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Billionaire John Caudwell throws economic challenge at government

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Billionaire businessman and philanthropist John Caudwell has challenged the government to adopt his visionary Covid Economic Recovery Plan

With the UK’s Coronavirus ‘hibernation’ nearing an end, billionaire businessman, philanthropist, entrepreneur and Phones4U founder John Caudwell has laid out a visionary plan to rebuild the UK economy after the deepest depression of our lifetimes.

At the beginning of the pandemic, Caudwell successfully lobbied the Chancellor for the extensive package of support, including grants, loans and the job furlough scheme, to protect British businesses and livelihoods as the country went into lockdown.

He now urges the Government to borrow a further £500 billion to £1 trillion to invest in Britain’s future rather than consider any form of return to austerity.

Such an unprecedented scale of borrowing is possible – for the first time in living memory –because of the unique set of circumstances induced by Coronavirus and the resulting global economic plight:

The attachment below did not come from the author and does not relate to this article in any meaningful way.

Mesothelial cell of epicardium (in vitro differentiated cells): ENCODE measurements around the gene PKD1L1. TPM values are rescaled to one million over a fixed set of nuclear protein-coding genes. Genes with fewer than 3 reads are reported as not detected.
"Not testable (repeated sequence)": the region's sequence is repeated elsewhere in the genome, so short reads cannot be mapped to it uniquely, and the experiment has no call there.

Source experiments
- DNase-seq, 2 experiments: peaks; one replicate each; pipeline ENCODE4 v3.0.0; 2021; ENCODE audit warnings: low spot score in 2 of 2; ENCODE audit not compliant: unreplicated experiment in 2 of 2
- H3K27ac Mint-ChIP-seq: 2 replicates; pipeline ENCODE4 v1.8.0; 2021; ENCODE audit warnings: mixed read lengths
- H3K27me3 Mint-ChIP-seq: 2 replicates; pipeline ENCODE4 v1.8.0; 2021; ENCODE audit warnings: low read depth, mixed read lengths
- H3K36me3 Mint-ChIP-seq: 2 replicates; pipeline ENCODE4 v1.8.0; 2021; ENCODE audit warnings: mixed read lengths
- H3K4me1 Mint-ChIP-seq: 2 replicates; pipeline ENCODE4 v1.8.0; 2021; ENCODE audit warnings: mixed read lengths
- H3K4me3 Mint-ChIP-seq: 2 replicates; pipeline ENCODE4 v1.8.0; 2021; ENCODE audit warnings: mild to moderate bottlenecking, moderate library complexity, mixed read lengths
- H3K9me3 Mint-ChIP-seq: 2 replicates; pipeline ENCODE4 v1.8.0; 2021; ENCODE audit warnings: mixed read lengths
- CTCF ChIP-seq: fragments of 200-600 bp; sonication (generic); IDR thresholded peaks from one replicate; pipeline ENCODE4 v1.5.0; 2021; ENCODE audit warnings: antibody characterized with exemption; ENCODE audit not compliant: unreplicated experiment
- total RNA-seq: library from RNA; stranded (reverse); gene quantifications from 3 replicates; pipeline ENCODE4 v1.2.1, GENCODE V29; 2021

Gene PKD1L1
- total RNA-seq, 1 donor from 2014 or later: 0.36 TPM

• Interest rates at an all-time low across the world
  • Deflation or very low inflation for many years to come
  • Very little risk of a run on the pound as nearly all countries are similarly affected

This borrowed treasure chest should then be invested wisely to provide maximum value: creating immediate short-term jobs while at the same time fostering business and enterprise that will provide long-term employment and growth.

The four investment imperatives to achieve this, says Caudwell, are:

1. Renewable energy – establishing the UK as a world leader in this field, including the founding of a thousand-acre ‘Renewable Energy City’ to rival Silicon Valley

2. Infrastructure – fibre-optic cables, road, rail, shipping and housing

3. Industry – attract inward investment in jobs and wealth through subsidies and inducements

4. Apprenticeships – five-year schemes for young people with leading businesses across all sectors

John Caudwell said, “The Government have two choices: one is grim and destructive, with years of austerity following the ‘old wisdom’, the other is visionary with a bright future.

“People will ask: can we really afford to borrow up to another trillion pounds, taking our national debt to over £3 trillion and about 120% of GDP? I say: can we really afford not to?

“If we don’t stimulate the economy in the way I’m suggesting, the cost to Britain will be hundreds of billions of pounds per year in reduced GDP, reduced government revenue, reduced corporate profits, increased unemployment costs and, as a consequence, substantial increased government spending anyway.”




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